This book discusses how biological molecules exert their function and regulate biological processes, with a clear focus on how conformational dynamics of proteins are critical in this respect. In the last decade, the advancements in computational biology, nuclear magnetic resonance including paramagnetic relaxation enhancement, and fluorescence-based ensemble/single-molecule techniques have shown that biological molecules (proteins, DNAs and RNAs) fluctuate under equilibrium conditions. The conformational and energetic spaces that these fluctuations explore likely contain active conformations that are critical for their function. More interestingly, these fluctuations can respond actively to external cues, which introduces layers of tight regulation on the biological processes that they dictate. A growing number of studies have suggested that conformational dynamics of proteins govern their role in regulating biological functions, examples of this regulation can be found in signal transduction, molecular recognition, apoptosis, protein / ion / other molecules translocation and gene expression.
On the experimental side, the technical advances have offered deep insights into the conformational motions of a number of proteins. These studies greatly enrich our knowledge of the interplay between structure and function.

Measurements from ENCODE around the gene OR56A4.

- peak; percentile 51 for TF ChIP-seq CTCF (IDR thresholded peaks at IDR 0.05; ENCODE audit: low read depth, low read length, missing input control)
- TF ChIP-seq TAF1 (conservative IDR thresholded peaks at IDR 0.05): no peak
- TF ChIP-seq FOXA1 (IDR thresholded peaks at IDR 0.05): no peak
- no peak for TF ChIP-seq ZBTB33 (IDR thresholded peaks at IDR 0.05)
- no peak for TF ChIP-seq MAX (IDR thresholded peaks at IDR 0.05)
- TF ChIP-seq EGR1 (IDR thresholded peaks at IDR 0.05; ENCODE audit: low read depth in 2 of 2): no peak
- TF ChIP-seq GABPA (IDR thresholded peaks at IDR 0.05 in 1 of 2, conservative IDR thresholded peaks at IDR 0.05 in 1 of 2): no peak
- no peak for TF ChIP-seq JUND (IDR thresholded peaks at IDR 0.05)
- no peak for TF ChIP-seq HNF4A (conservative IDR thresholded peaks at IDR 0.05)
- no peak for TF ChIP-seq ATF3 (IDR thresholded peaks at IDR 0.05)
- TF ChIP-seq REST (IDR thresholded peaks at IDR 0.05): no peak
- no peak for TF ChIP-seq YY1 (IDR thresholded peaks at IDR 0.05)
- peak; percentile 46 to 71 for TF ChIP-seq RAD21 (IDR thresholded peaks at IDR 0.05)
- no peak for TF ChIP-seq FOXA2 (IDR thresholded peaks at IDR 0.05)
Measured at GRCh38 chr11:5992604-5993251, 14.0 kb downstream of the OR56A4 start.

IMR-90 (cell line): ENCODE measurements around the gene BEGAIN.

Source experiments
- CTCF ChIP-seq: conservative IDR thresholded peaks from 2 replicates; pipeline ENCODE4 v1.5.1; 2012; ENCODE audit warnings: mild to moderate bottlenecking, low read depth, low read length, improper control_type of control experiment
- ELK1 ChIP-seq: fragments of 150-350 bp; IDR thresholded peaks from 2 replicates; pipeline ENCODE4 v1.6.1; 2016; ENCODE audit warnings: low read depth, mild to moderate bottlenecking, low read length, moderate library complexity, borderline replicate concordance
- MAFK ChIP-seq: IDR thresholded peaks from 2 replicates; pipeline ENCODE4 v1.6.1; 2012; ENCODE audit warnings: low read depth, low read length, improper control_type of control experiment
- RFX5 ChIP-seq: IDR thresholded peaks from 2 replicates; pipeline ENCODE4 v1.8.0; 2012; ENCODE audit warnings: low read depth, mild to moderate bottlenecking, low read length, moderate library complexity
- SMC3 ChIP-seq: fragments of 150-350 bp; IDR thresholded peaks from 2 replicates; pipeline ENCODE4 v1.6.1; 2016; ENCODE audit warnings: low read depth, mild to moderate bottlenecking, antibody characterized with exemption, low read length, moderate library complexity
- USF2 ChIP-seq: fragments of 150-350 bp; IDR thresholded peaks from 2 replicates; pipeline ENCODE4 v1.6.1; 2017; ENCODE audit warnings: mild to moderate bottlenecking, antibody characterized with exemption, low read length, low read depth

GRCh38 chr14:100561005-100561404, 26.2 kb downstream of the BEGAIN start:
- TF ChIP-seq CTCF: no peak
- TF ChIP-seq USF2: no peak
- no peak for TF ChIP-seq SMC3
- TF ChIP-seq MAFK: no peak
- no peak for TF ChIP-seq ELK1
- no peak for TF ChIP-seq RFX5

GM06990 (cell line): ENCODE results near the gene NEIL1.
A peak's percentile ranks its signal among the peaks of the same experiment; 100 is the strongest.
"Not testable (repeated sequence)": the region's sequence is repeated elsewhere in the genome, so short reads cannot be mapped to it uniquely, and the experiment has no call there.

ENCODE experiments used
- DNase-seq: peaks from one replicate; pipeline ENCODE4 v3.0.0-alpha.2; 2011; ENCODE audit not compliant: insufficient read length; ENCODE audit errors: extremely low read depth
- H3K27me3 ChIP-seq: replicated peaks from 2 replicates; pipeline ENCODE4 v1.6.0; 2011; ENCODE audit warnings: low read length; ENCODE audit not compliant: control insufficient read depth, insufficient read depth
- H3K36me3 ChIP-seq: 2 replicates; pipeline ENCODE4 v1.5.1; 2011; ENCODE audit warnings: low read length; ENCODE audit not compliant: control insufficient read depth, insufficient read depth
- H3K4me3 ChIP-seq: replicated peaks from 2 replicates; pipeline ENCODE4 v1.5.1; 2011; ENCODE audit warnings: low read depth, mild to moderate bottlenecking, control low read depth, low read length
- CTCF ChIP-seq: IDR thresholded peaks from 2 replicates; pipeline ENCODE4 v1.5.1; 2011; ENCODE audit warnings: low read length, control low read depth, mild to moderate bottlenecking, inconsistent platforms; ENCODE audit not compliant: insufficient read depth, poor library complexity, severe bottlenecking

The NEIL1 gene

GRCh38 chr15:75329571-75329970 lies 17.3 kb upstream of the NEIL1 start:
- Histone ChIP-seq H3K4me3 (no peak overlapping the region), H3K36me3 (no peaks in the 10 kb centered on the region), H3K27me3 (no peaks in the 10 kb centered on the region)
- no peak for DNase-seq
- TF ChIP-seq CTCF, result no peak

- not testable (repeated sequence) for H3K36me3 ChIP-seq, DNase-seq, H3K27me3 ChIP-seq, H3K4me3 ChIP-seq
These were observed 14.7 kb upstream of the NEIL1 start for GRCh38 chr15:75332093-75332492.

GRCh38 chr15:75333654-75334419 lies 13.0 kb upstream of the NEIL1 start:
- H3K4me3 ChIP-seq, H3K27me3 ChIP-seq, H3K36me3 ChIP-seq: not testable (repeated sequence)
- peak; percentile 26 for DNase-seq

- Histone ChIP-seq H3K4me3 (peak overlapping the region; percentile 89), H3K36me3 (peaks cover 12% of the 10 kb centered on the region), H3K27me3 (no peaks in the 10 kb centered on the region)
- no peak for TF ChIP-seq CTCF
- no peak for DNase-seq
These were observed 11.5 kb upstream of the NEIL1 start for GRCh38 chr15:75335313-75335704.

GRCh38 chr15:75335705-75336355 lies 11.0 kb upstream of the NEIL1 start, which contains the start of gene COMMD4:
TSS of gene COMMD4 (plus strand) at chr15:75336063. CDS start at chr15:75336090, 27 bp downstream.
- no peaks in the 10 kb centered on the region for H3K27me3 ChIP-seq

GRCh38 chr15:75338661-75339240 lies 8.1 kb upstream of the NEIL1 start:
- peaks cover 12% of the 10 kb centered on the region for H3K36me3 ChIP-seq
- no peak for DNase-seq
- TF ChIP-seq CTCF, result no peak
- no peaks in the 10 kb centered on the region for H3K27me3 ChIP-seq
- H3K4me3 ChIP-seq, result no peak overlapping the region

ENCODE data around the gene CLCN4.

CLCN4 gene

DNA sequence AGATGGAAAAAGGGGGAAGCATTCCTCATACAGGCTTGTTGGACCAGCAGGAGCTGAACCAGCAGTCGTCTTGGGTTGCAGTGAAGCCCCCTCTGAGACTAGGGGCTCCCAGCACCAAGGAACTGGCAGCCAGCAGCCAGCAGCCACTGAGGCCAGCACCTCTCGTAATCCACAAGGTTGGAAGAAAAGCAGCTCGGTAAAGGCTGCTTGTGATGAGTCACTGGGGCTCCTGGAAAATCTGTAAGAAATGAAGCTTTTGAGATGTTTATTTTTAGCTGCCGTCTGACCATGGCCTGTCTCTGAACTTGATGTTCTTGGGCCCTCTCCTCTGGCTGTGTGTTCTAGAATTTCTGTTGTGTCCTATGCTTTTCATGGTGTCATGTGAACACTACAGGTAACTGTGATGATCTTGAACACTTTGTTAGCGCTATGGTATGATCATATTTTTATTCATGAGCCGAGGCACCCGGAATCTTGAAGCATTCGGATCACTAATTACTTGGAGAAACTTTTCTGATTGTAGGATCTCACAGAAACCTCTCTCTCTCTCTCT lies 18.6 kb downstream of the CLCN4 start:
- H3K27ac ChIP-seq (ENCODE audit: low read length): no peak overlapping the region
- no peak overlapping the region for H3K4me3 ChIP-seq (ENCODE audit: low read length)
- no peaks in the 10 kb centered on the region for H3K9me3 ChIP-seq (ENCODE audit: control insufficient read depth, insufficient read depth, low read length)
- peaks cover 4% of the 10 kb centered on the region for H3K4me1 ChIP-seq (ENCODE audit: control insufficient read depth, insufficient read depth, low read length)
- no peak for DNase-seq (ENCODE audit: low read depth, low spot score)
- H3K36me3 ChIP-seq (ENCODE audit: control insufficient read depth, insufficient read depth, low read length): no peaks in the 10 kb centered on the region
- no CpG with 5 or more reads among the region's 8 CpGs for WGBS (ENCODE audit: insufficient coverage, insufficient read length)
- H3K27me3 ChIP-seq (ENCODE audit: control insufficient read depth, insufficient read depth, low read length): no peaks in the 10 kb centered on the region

On the theoretical side, novel approaches and detailed computational simulations have provided powerful tools in the study of enzyme catalysis, protein / drug design, protein / ion / other molecule translocation and protein folding/aggregation, to name but a few. This work contains detailed information, not only on the conformational motions of biological systems, but also on the potential governing forces of conformational dynamics (transient interactions, chemical and physical origins, thermodynamic properties). New developments in computational simulations will greatly enhance our understanding of how these molecules function in various biological events.